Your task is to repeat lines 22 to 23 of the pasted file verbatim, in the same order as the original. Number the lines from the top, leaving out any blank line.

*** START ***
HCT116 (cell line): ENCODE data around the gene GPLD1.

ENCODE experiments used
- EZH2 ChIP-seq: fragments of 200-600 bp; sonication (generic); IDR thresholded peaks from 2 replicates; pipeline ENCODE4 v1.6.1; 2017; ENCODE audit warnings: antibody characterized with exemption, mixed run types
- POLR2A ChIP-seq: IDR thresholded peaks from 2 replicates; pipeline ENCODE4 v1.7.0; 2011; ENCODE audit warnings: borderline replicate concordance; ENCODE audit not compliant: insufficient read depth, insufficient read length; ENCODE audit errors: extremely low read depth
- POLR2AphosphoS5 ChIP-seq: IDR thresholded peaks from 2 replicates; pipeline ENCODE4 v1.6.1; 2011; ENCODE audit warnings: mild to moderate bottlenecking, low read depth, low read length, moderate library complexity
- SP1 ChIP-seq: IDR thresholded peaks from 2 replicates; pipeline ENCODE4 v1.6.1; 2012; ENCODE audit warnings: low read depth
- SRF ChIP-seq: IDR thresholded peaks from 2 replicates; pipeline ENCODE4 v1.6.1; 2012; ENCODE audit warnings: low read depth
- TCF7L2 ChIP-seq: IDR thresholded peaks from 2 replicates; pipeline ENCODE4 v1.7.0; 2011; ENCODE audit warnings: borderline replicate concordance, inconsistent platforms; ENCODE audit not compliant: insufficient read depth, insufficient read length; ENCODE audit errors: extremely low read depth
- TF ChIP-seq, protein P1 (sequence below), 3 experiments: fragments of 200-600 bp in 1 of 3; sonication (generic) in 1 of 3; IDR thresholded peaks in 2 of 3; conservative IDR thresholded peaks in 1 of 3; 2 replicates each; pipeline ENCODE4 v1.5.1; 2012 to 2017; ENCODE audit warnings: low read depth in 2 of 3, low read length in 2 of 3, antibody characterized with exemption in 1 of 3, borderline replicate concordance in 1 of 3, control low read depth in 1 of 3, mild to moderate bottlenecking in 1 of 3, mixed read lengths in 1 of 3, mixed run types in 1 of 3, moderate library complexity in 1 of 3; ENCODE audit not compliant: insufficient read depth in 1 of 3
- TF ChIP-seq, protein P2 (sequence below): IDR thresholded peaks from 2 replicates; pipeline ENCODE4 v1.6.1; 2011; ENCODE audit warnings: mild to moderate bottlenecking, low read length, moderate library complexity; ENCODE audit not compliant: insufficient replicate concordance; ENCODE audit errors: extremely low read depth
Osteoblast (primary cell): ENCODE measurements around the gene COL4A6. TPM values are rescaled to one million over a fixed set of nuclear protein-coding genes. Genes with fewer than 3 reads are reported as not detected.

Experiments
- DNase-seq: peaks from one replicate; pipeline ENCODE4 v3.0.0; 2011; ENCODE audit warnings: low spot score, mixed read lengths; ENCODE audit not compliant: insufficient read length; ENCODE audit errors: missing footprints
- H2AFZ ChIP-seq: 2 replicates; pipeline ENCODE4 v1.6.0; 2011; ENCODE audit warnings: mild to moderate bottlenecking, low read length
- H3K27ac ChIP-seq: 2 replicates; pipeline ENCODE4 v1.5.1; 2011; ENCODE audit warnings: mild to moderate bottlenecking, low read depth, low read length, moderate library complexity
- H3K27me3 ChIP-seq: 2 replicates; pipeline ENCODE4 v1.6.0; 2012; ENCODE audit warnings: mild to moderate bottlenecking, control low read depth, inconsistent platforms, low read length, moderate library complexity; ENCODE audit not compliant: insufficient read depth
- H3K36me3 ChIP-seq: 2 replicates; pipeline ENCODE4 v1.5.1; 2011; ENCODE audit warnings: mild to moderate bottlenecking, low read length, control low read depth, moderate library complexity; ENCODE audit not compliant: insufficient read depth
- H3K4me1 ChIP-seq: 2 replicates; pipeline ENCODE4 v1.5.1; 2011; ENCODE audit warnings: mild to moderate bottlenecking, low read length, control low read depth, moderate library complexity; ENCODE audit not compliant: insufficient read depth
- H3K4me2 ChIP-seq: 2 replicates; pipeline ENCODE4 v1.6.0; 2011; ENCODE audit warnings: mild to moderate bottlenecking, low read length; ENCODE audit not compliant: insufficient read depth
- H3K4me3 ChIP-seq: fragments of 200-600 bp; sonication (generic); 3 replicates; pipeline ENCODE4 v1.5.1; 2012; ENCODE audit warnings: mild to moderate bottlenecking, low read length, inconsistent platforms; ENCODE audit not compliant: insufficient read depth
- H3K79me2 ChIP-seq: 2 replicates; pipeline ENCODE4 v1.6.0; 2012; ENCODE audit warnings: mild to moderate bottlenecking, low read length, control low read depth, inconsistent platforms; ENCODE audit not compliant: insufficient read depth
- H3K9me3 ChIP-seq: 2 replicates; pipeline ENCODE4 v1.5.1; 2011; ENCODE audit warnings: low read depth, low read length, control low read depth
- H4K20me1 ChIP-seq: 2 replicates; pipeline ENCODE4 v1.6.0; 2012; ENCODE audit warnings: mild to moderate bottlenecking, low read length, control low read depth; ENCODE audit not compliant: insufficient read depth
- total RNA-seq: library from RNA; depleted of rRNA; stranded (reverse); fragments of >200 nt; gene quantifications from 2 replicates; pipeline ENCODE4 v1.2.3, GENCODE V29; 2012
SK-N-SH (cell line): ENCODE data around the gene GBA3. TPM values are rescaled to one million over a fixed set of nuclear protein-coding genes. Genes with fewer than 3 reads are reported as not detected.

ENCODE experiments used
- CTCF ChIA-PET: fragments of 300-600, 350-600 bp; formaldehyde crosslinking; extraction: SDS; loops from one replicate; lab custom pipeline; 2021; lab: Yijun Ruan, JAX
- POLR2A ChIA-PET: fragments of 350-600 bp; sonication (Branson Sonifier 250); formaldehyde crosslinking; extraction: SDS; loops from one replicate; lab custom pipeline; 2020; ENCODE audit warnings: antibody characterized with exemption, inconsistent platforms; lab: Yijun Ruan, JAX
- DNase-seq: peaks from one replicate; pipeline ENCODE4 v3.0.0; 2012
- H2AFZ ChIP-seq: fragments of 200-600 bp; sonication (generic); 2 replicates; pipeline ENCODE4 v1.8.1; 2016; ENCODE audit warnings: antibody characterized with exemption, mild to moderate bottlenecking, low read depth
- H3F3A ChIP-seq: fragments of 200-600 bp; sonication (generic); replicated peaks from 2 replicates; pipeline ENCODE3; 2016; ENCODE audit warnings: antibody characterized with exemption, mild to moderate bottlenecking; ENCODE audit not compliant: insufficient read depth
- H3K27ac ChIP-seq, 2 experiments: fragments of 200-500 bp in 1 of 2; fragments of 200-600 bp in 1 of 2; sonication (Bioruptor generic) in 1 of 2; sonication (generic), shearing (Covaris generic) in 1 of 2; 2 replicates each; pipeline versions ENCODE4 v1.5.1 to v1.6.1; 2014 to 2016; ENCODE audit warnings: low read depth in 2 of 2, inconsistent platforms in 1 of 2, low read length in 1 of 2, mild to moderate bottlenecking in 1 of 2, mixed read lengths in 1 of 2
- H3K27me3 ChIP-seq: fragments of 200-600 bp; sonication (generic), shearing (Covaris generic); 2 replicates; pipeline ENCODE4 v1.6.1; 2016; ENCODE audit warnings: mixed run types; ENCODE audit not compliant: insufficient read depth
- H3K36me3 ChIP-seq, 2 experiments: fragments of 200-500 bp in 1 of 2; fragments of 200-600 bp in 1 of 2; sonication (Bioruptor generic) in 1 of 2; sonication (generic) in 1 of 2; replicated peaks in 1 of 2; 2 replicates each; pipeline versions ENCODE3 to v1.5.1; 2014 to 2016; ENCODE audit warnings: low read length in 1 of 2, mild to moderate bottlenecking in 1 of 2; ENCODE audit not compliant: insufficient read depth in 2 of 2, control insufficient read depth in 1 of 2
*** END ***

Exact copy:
- H3K9me3 ChIP-seq: 2 replicates; pipeline ENCODE4 v1.5.1; 2011; ENCODE audit warnings: low read depth, low read length, control low read depth
- H4K20me1 ChIP-seq: 2 replicates; pipeline ENCODE4 v1.6.0; 2012; ENCODE audit warnings: mild to moderate bottlenecking, low read length, control low read depth; ENCODE audit not compliant: insufficient read depth